A Century of Genocide: Critical Essays and Eyewitness Accounts

By Samuel Totten; William S. Parsons et al. | Go to book overview

CHAPTER 2

The Armenian Genocide

ROUBEN PAUL ADALIAN

Between the years 1915 and 1923 the Armenian population of Anatolia and historic West Armenia was eliminated. The Armenians had lived in the area for some 3000 years. Since the 11th century, when Turkish tribal armies prevailed over the Christian forces that were resisting their incursions, the Armenians had lived as subjects of various Turkish dynasties. The last and longest-lived of these dynasties were the Ottomans, who created a vast empire stretching from Eastern Europe to Western Asia and North Africa. To govern this immense country, the Ottomans imposed a strictly hierarchical social system that subordinated non-Muslims as second-class subjects deprived of basic rights. In its waning days, with the empire in decline and territorially confined to the Middle East, the Ottoman leaders decided that the only way to save the Turkish state was to reduce the Christian populations. Beginning in April 1915, the Armenians of Anatolia were deported to Syria and the Armenian population of West Armenia was driven to Mesopotamia. Described euphemistically as a resettlement policy by the perpetrators, the deportations, in fact, constituted and resulted in genocide. In the end, after eight years of warfare and turmoil in the region, the Armenians had disappeared from their homeland.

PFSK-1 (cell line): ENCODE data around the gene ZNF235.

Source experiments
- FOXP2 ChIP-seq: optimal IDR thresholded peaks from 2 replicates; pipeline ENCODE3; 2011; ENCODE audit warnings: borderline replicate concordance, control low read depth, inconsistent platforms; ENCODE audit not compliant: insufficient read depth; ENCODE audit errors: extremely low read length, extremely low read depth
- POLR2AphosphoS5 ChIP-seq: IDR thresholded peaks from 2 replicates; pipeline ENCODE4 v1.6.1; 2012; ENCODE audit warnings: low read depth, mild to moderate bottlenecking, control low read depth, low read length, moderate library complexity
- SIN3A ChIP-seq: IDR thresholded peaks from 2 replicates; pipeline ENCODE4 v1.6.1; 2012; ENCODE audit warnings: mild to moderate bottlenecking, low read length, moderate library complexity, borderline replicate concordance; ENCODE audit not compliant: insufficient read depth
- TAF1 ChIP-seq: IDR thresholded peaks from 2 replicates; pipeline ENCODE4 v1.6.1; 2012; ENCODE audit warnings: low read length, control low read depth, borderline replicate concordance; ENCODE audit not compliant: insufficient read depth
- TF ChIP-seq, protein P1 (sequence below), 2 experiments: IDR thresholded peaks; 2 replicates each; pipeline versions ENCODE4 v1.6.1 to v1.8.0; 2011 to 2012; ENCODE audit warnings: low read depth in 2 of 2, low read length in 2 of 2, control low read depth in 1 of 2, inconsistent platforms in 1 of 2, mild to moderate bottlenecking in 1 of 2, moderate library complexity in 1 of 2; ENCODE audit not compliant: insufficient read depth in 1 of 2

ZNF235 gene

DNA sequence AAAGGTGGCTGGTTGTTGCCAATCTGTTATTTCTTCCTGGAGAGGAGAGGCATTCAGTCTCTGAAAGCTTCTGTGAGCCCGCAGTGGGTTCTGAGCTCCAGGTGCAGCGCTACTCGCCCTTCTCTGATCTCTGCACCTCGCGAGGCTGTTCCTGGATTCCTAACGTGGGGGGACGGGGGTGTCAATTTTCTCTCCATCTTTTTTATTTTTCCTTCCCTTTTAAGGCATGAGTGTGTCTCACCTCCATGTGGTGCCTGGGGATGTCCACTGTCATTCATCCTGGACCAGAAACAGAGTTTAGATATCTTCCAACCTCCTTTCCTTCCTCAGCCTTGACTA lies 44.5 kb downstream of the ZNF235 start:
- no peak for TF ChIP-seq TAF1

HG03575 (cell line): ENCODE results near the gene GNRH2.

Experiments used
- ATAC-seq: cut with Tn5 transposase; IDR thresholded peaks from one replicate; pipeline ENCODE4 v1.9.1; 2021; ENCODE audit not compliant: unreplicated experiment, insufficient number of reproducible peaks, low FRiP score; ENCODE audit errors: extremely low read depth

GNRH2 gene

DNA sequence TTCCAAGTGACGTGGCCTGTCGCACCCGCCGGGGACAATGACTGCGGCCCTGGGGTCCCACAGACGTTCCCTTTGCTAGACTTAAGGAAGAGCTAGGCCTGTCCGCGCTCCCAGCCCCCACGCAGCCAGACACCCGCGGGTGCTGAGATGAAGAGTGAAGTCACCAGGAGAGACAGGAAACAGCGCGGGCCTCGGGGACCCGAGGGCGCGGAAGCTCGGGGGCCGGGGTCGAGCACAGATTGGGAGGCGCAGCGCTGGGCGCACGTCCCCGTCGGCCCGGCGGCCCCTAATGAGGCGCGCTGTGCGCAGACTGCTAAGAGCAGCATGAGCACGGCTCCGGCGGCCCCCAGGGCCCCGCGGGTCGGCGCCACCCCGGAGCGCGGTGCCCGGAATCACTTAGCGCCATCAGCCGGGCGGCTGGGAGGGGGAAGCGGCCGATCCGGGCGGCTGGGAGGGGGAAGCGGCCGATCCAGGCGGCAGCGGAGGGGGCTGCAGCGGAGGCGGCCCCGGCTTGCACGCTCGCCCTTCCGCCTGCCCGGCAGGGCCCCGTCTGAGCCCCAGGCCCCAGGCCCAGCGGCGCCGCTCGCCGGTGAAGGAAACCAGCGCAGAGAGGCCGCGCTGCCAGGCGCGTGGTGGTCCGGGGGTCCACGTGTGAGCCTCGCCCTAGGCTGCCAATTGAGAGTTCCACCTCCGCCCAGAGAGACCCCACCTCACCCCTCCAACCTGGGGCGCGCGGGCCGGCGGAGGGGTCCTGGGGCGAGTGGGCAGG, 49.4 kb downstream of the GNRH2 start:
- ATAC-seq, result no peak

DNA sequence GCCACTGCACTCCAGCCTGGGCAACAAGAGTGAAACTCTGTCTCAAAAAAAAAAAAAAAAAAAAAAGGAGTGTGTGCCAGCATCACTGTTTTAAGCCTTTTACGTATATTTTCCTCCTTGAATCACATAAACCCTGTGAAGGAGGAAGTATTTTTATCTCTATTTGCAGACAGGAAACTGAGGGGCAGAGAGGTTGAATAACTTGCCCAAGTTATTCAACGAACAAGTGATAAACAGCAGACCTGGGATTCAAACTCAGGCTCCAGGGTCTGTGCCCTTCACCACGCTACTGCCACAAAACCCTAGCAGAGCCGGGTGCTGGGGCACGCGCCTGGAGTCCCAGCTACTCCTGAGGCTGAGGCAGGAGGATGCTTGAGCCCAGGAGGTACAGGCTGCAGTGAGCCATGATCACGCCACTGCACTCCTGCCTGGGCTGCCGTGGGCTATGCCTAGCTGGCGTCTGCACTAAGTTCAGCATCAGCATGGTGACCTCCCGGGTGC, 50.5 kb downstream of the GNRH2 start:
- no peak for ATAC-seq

Who Committed the Genocide?

In 1915 the Ottoman Empire was governed by a dictatorial triumvirate. Enver was Minister of War. Talaat was Minister of the Interior. Jemal was Minister of the Navy and military governor of Syria. All were members of

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